He always had plenty of ability, and the stars have aligned for a perfect Canadiens debut.

David St-Louis – habseyesontheprize.com

Seasons of 52, 38 (shortened by injury), and 45 points never suggested that Max Domi could be a game-changer. Even the advanced stats didn’t paint the picture of an underrated forward, one who could have been misused and represented hidden value. In fact, Domi finished most of his previous seasons in the negative relative to teammates in shot metrics and high-danger scoring chances.

On paper, he simply didn’t appear to be an offensive leader.

But, fast forward to today, and Max Domi is having an incredible start with the Montreal Canadiens. His passing skills and a return of his shooting abilities have translated to high totals. And a bonus: he seems to have lit a fire under Jonathan Drouin, who is also playing up to his potential.

He might not maintain his current point-per-game pace, but at the very least, a career year is very much in the works for him.

This is what Montreal hoped for in their trade for the ex-Coyotes forward: a fresh start to give Domi an occasion to perform at a new level. It was something he wasn’t able to do in his time in Arizona, and there were a few elements the team could bank on this summer to see this success materialize.

The first one was Domi’s propensity to rise to the moment, fueled by the passion surrounding him. Marc Bergevin himself saw a Junior-aged forward be a key player for Team Canada in the 2015 IIHF World U20 Championship. Domi scored 10 points in seven games, three of those when he battled for gold on the last night of the tournament. He was the motor of the team in many of the games, including on the Bell Centre ice where he can now hear his name chanted again.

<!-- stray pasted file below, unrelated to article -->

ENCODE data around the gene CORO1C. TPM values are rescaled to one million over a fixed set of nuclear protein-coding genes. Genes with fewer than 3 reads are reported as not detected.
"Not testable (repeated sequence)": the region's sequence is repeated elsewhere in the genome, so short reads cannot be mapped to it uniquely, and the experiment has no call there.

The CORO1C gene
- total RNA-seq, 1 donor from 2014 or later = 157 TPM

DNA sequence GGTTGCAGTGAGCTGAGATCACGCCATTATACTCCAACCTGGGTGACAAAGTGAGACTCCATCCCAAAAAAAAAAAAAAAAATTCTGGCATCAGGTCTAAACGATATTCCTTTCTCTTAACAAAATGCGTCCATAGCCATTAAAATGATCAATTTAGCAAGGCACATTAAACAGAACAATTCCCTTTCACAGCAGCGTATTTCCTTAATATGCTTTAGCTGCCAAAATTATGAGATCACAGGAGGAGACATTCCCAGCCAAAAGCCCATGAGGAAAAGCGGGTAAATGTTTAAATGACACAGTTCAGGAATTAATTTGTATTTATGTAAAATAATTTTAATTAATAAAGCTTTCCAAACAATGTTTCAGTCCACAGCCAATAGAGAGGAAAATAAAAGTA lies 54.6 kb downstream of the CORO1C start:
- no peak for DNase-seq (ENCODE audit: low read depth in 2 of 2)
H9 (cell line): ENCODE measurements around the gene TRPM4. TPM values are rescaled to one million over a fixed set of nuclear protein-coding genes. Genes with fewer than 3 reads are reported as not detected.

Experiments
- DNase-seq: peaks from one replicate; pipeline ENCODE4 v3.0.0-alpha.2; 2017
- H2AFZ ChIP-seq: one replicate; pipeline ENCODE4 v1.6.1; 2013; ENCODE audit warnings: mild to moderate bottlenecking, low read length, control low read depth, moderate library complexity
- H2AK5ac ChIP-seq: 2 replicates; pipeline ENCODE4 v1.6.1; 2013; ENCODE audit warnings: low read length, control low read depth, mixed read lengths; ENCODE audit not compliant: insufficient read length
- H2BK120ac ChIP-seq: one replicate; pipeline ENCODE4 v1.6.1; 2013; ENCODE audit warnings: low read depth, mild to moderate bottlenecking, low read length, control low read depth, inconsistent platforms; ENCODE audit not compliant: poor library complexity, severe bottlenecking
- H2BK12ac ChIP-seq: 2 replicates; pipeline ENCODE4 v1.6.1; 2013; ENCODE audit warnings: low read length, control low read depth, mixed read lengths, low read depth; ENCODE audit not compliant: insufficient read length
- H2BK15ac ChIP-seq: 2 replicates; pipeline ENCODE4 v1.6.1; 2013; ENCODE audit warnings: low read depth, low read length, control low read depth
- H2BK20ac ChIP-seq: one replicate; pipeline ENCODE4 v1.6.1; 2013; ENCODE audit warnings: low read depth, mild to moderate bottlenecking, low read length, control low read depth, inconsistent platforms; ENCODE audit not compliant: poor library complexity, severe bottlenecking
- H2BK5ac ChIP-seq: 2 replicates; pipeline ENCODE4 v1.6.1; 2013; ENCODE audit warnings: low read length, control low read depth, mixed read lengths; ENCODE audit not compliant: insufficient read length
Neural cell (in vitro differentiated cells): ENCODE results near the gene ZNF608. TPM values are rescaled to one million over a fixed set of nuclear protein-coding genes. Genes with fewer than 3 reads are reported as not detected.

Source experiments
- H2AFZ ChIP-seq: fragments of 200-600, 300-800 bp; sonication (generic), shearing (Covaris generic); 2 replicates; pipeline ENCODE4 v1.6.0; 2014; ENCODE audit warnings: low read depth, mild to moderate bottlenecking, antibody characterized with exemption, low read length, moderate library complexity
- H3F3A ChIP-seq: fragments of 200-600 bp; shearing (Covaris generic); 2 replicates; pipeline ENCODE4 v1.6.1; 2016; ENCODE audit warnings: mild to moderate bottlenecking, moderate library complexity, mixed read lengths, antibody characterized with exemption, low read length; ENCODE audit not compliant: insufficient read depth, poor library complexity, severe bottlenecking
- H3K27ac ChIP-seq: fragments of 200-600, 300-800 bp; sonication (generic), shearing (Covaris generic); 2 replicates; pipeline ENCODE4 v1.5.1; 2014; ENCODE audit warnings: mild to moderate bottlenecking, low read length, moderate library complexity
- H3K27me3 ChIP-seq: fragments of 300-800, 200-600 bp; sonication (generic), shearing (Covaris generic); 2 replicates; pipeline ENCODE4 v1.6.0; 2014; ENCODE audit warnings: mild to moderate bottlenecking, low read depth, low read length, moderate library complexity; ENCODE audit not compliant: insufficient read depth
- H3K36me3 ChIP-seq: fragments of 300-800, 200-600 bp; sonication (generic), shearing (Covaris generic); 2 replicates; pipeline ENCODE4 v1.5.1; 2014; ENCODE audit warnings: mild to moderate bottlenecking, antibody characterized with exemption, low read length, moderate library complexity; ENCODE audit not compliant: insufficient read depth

Domi might not have had the occasion to showcase the same intensity in his years in Arizona, but his strong work ethic remained even when things weren’t working out offensively for him on the ice. He was always quick, played a 200-foot game, and hunted the puck after it was lost, not giving up until it was recovered.

This, in turn, made him quite a solid centre despite lacking experience at the position.

I wrote an article this summer analyzing Domi’s stretch as a centreman last season, and his potential to be one in the long run. It concluded that the diminutive forward was effective pivoting his own line in the defensive aspects of the game. He hadn’t been asked to play the position since his first season in the OHL, but he still looked more comfortable there than Jonathan Drouin, who had just played it for a full season, and also more recently than Domi in Junior.

The Habs could then realistically project Domi as a solid pivot if given more time down the middle. It’s likely why Claude Julien stuck with the idea even through the suspension that kept Domi out of all but one pre-season game.

The main issue with Domi down the middle last season was that he didn’t produce, putting up even lower numbers there than on the wing. But this is another example where context matters.